• Thank you for writing this document. We need to have this discussion today in education. Ever since I met you at NJTESOL this year, “developmentally appropriate” has become my mantra. At this time, I am not working with the Pre-K, population, but I experience inappropriate administrative directives on all elementary grade levels, ELL and non- ELL. Many days, I come home baffled over the contrived nature of lessons. I particually like Rule #12, real, authentic lesson planning. I am not convinced placing a sticky note in a book with a question is an authentic learning experience, for any child, or for anyone. Thanks again for your insight.

  • Amy Ahola says:


    I think this is an excellent list, and so much of what you have to say is true not only of dual language learners, but of all children. The region in which I live does not have a lot of diverse families, and encountering dual language learners is quite uncommon. (Although, our home is a bilingual home.) I love the emphasis on teaching children not language, and could not agree more with the need for time to explore and repeat activity. Some of our themes run for as long as a month at at time, as the children need the opportunity to not only become engaged but to help drive and expand upon the concepts, revist ideas, and apply them to a variety of different contexts. Thanks for sharing!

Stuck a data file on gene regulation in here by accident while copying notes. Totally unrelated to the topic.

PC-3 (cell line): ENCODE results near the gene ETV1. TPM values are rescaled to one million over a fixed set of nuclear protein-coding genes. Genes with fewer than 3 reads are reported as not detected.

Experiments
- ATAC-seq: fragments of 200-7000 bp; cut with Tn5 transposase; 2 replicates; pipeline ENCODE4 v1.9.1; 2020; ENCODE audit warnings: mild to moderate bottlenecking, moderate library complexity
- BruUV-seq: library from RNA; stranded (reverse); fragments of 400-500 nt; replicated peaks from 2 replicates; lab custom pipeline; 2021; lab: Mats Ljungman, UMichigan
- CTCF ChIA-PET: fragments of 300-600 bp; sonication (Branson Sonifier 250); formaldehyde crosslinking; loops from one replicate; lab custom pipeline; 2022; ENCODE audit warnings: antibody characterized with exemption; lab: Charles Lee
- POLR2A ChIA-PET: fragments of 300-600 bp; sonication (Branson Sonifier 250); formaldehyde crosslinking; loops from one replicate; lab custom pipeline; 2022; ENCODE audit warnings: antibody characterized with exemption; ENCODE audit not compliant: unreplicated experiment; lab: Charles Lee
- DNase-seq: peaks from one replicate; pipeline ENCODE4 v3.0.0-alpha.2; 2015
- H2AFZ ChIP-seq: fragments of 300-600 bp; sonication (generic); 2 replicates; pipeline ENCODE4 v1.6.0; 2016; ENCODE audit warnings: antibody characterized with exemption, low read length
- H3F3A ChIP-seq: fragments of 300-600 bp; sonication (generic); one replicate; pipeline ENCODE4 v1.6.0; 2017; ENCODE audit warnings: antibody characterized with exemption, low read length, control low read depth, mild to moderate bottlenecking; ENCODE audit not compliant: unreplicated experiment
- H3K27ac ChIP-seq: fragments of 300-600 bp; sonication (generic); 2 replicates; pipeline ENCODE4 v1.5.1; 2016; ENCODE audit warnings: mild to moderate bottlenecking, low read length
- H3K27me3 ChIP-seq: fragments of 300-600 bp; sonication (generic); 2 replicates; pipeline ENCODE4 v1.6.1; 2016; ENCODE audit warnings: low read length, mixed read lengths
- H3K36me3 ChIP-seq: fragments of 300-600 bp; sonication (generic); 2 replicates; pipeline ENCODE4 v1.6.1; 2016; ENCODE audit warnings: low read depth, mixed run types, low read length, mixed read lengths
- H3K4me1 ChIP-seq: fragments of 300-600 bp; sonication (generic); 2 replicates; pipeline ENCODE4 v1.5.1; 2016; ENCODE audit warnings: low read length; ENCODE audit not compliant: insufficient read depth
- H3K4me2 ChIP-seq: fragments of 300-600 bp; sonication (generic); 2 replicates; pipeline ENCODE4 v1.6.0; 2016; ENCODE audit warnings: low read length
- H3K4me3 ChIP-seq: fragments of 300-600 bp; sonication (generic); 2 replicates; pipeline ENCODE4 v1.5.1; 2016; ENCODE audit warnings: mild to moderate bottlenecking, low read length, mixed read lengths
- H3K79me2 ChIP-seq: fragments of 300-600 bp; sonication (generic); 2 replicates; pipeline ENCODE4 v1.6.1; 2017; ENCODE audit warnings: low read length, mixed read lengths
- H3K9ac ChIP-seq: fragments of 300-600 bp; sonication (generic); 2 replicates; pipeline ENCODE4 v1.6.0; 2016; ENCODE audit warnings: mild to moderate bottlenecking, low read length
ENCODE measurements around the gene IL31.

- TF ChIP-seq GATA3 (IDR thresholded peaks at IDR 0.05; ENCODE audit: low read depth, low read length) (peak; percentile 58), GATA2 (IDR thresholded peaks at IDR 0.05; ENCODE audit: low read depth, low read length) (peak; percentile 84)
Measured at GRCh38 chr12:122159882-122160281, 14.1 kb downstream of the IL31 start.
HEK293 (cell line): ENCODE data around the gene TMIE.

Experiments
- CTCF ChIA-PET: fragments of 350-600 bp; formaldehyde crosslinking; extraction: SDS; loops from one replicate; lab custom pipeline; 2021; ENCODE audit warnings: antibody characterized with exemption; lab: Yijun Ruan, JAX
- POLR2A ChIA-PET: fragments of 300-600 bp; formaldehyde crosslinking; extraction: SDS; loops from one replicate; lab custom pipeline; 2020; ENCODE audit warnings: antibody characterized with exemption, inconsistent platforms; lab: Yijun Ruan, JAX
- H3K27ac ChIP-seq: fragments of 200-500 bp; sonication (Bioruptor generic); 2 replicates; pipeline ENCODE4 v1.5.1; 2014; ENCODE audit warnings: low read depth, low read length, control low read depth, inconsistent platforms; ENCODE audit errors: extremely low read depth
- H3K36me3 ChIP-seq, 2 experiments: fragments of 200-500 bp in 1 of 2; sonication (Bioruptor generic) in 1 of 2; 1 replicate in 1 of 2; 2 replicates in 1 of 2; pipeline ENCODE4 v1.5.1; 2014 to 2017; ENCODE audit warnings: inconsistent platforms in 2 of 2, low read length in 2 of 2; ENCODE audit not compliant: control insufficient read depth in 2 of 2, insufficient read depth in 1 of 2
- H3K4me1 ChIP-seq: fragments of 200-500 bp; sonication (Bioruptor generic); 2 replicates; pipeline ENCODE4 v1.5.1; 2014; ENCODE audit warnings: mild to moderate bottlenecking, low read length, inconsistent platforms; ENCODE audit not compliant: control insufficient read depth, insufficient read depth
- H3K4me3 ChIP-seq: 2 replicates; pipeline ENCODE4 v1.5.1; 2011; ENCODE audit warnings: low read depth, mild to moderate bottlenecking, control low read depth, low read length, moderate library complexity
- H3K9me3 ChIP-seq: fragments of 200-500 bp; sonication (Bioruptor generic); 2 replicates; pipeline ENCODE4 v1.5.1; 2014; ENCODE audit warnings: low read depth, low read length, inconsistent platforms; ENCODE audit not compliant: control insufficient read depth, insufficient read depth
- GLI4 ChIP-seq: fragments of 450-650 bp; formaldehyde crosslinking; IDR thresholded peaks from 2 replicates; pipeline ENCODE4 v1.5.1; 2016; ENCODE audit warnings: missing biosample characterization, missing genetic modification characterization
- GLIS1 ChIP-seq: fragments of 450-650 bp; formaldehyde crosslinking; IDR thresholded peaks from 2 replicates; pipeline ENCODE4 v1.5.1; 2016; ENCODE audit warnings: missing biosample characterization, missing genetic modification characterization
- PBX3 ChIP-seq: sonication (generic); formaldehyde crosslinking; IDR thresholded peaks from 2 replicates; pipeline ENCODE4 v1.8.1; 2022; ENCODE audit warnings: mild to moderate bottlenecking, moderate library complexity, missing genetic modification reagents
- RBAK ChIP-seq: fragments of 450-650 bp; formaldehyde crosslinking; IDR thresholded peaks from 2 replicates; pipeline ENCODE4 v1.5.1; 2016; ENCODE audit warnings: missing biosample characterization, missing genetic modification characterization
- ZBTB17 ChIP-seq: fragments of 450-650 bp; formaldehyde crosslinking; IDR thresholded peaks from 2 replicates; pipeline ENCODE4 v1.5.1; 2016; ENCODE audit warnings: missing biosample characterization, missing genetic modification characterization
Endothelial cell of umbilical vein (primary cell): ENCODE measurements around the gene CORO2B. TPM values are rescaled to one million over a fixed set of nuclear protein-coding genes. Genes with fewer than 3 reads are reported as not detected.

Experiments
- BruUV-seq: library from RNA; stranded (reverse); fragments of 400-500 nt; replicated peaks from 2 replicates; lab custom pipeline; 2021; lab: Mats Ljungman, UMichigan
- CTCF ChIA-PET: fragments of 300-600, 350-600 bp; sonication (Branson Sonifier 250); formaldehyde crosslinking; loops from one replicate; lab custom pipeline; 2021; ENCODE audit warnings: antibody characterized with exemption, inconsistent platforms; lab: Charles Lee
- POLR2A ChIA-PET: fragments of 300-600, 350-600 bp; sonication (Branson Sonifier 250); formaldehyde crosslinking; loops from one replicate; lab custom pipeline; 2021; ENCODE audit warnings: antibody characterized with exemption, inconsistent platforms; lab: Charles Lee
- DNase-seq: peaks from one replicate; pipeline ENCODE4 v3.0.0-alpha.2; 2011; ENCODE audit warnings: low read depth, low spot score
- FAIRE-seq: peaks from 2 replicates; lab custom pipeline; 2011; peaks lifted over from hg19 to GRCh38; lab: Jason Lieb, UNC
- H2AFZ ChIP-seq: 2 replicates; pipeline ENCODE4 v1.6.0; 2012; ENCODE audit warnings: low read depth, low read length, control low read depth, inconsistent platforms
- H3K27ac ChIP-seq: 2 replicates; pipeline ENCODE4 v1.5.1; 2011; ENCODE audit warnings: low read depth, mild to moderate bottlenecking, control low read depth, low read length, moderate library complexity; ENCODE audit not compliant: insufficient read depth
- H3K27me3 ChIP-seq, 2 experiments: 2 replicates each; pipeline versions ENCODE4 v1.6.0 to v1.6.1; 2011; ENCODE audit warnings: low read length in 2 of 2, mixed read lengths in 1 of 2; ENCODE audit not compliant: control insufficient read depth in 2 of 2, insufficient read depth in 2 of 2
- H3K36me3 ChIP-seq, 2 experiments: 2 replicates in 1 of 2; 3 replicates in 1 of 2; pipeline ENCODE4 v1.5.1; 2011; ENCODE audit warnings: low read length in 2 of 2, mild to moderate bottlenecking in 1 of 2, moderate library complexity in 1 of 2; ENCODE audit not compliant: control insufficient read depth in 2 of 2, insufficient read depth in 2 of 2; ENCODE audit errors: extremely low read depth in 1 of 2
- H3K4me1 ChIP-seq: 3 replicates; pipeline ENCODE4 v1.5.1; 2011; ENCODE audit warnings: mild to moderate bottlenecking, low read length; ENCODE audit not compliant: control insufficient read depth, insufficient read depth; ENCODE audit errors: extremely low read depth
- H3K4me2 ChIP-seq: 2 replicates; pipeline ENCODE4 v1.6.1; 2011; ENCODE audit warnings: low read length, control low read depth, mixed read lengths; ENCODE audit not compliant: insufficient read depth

• Linda Hahner says:


    This is a very well-thought-out and well-reasoned list. I will share it with teachers and parents on our Facebook page.

    Thank you for all you do to help small children learn in more than one language!

    Best wishes,

    Linda Hahner

  • BJ Franks says:

    These guidelines are great and should be mandatory :). I totally agree with Cassy about informing administrators. If they are not on board, it is often difficult to effect change. I also totally agree with #10. Involving and educating parents at this stage is crucial. Parents also need to understand how language is developed and how important it is for them to continue to develop the first language. I am hearing more and more about students who enter preK at age 3 and are encouraged to “learn English”; they test out of ESL/bilingual classes in kindergarten and then struggle in literacy in first and second grades. Administrators need to monitor this “pattern” and make necessary adjustments. I truly believe students in PreK programs may generally be dismissed too soon from language support programs.

  • Leslie Santa says: